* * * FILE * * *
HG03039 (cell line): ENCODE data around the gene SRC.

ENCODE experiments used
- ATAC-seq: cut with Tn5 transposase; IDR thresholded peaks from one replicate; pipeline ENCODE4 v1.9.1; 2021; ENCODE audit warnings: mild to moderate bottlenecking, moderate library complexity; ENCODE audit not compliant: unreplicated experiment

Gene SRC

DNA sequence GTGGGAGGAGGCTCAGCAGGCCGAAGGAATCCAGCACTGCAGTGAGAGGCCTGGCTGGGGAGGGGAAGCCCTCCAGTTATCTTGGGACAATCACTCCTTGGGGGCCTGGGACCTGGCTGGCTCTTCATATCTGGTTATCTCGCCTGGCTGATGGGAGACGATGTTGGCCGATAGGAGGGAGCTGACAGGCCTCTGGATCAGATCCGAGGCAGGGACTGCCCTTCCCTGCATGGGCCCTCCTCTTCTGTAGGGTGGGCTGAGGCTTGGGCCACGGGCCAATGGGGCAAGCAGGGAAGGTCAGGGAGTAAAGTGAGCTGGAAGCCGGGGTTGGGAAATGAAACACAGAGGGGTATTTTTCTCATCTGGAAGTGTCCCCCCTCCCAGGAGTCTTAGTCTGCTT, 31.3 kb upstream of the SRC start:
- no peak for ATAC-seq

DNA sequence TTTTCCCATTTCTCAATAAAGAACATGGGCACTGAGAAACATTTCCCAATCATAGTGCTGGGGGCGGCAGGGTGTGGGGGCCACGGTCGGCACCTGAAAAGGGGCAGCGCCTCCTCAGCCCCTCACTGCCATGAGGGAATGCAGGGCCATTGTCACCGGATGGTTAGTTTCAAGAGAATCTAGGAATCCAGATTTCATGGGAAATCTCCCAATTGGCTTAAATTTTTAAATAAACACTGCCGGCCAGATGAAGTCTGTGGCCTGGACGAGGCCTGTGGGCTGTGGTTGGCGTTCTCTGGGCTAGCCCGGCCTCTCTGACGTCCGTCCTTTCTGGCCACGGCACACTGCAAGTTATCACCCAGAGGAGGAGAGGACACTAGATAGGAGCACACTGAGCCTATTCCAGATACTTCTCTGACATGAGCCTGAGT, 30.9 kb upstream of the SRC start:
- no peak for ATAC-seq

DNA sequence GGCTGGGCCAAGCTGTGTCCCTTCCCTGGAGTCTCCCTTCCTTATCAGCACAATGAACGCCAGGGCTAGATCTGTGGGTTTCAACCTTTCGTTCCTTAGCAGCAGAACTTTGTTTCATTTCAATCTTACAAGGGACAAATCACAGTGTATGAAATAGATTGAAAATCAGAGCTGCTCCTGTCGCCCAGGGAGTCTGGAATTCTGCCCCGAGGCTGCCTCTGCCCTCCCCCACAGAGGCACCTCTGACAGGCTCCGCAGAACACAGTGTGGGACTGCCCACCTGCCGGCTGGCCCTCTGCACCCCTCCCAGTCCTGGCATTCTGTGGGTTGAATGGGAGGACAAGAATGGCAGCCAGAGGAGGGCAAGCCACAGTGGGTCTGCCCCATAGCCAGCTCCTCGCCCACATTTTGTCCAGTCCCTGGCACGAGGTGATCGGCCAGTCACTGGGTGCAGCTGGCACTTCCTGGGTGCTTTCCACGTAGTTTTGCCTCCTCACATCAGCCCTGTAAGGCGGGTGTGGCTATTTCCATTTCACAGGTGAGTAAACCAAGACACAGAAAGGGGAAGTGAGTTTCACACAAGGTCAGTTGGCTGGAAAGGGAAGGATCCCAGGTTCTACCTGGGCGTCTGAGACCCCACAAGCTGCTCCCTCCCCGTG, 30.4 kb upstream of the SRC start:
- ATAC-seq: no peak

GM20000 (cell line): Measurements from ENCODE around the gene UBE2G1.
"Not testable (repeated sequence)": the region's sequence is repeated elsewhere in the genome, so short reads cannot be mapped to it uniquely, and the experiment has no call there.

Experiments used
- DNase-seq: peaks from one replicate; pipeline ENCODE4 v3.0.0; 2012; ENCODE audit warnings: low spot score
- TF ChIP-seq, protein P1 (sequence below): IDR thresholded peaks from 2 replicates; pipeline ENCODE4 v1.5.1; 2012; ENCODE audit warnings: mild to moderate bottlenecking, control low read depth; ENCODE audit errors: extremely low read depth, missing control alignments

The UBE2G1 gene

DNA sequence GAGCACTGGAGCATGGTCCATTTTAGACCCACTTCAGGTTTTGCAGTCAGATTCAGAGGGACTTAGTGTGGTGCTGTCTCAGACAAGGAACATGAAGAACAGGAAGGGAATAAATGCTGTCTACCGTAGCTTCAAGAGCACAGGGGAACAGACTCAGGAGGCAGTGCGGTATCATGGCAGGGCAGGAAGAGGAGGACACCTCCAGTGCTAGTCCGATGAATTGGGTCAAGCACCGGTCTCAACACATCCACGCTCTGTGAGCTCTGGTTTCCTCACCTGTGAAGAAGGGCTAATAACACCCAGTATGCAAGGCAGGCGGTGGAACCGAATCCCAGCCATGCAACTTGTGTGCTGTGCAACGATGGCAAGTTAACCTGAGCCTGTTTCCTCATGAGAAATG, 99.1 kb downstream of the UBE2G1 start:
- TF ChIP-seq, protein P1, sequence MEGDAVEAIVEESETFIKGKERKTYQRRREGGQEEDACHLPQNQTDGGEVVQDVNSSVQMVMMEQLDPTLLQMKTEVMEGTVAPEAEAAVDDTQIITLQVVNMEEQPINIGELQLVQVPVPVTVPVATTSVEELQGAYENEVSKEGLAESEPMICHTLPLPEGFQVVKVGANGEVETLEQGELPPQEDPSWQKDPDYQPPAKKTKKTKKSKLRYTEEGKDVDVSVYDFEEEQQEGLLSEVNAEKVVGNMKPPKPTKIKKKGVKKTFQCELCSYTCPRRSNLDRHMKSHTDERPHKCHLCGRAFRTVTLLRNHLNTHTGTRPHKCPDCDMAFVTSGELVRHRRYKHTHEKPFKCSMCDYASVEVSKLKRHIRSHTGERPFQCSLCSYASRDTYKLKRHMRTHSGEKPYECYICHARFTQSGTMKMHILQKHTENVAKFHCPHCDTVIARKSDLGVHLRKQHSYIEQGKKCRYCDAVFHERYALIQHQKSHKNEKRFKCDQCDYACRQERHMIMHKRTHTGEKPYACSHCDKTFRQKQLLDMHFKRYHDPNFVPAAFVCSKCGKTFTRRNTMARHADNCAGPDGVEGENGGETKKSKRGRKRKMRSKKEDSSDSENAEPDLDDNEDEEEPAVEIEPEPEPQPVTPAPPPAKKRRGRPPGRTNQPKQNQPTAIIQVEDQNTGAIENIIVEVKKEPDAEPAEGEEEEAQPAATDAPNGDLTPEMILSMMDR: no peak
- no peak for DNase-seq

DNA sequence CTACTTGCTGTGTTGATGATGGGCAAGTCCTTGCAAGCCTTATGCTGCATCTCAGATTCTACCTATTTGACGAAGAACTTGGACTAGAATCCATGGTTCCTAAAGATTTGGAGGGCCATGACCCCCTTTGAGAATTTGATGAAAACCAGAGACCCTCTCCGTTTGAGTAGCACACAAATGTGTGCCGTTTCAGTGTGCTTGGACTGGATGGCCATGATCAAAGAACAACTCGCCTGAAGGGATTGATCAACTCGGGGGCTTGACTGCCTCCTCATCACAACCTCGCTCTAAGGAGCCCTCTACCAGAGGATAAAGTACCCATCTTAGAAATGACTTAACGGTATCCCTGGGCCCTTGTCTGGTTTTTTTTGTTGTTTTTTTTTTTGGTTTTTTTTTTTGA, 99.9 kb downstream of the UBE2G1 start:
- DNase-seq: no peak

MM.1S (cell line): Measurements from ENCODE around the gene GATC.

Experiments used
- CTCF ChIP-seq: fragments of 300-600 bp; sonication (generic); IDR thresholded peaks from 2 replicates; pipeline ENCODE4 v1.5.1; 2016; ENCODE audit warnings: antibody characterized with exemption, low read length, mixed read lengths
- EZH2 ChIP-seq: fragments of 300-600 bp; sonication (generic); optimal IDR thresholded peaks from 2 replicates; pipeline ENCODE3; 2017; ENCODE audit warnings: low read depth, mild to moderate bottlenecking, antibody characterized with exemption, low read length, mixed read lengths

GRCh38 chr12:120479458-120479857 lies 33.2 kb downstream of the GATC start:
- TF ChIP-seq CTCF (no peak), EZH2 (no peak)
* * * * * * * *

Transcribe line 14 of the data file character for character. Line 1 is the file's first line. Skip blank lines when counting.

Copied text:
- DNase-seq: peaks from one replicate; pipeline ENCODE4 v3.0.0; 2012; ENCODE audit warnings: low spot score